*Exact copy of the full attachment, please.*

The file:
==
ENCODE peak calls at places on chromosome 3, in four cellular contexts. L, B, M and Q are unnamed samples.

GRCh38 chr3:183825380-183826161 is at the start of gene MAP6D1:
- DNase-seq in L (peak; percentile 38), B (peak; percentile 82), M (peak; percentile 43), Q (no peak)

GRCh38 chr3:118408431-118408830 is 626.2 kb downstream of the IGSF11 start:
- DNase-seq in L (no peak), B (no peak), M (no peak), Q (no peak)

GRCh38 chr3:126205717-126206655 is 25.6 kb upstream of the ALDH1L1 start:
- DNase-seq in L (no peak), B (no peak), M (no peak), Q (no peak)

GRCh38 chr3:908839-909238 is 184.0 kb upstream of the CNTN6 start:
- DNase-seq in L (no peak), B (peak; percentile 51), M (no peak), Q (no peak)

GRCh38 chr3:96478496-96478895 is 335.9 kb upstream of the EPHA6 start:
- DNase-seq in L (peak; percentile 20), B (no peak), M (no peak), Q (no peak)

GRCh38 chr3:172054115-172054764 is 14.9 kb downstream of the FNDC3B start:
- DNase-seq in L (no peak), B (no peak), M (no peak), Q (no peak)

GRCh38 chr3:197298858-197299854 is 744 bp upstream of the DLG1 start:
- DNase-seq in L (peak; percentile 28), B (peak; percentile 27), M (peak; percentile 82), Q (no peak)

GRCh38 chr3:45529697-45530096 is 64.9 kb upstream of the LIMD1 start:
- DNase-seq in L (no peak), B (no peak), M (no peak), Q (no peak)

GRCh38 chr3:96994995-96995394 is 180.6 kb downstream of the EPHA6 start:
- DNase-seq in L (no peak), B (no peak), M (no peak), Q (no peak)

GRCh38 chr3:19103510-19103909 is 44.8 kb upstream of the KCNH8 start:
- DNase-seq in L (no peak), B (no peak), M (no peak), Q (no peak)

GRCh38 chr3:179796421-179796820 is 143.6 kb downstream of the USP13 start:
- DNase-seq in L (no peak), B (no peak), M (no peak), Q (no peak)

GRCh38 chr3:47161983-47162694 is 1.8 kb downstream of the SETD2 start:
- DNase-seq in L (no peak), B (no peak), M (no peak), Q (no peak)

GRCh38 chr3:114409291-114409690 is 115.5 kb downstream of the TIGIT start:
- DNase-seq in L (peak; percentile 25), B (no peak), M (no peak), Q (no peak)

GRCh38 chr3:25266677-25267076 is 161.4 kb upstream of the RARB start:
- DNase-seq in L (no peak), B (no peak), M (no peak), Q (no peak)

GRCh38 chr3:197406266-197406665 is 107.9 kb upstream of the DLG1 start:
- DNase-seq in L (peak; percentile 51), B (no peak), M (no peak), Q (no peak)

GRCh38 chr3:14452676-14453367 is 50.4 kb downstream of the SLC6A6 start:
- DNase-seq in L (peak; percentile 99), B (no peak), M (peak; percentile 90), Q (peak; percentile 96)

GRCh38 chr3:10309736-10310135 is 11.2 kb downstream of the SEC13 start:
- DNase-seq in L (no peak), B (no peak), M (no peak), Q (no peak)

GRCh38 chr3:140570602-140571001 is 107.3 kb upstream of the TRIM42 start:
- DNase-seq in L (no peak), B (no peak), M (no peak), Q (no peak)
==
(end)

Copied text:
ENCODE peak calls at places on chromosome 3, in four cellular contexts. L, B, M and Q are unnamed samples.

GRCh38 chr3:183825380-183826161 is at the start of gene MAP6D1:
- DNase-seq in L (peak; percentile 38), B (peak; percentile 82), M (peak; percentile 43), Q (no peak)

GRCh38 chr3:118408431-118408830 is 626.2 kb downstream of the IGSF11 start:
- DNase-seq in L (no peak), B (no peak), M (no peak), Q (no peak)

GRCh38 chr3:126205717-126206655 is 25.6 kb upstream of the ALDH1L1 start:
- DNase-seq in L (no peak), B (no peak), M (no peak), Q (no peak)

GRCh38 chr3:908839-909238 is 184.0 kb upstream of the CNTN6 start:
- DNase-seq in L (no peak), B (peak; percentile 51), M (no peak), Q (no peak)

GRCh38 chr3:96478496-96478895 is 335.9 kb upstream of the EPHA6 start:
- DNase-seq in L (peak; percentile 20), B (no peak), M (no peak), Q (no peak)

GRCh38 chr3:172054115-172054764 is 14.9 kb downstream of the FNDC3B start:
- DNase-seq in L (no peak), B (no peak), M (no peak), Q (no peak)

GRCh38 chr3:197298858-197299854 is 744 bp upstream of the DLG1 start:
- DNase-seq in L (peak; percentile 28), B (peak; percentile 27), M (peak; percentile 82), Q (no peak)

GRCh38 chr3:45529697-45530096 is 64.9 kb upstream of the LIMD1 start:
- DNase-seq in L (no peak), B (no peak), M (no peak), Q (no peak)

GRCh38 chr3:96994995-96995394 is 180.6 kb downstream of the EPHA6 start:
- DNase-seq in L (no peak), B (no peak), M (no peak), Q (no peak)

GRCh38 chr3:19103510-19103909 is 44.8 kb upstream of the KCNH8 start:
- DNase-seq in L (no peak), B (no peak), M (no peak), Q (no peak)

GRCh38 chr3:179796421-179796820 is 143.6 kb downstream of the USP13 start:
- DNase-seq in L (no peak), B (no peak), M (no peak), Q (no peak)

GRCh38 chr3:47161983-47162694 is 1.8 kb downstream of the SETD2 start:
- DNase-seq in L (no peak), B (no peak), M (no peak), Q (no peak)

GRCh38 chr3:114409291-114409690 is 115.5 kb downstream of the TIGIT start:
- DNase-seq in L (peak; percentile 25), B (no peak), M (no peak), Q (no peak)

GRCh38 chr3:25266677-25267076 is 161.4 kb upstream of the RARB start:
- DNase-seq in L (no peak), B (no peak), M (no peak), Q (no peak)

GRCh38 chr3:197406266-197406665 is 107.9 kb upstream of the DLG1 start:
- DNase-seq in L (peak; percentile 51), B (no peak), M (no peak), Q (no peak)

GRCh38 chr3:14452676-14453367 is 50.4 kb downstream of the SLC6A6 start:
- DNase-seq in L (peak; percentile 99), B (no peak), M (peak; percentile 90), Q (peak; percentile 96)

GRCh38 chr3:10309736-10310135 is 11.2 kb downstream of the SEC13 start:
- DNase-seq in L (no peak), B (no peak), M (no peak), Q (no peak)

GRCh38 chr3:140570602-140571001 is 107.3 kb upstream of the TRIM42 start:
- DNase-seq in L (no peak), B (no peak), M (no peak), Q (no peak)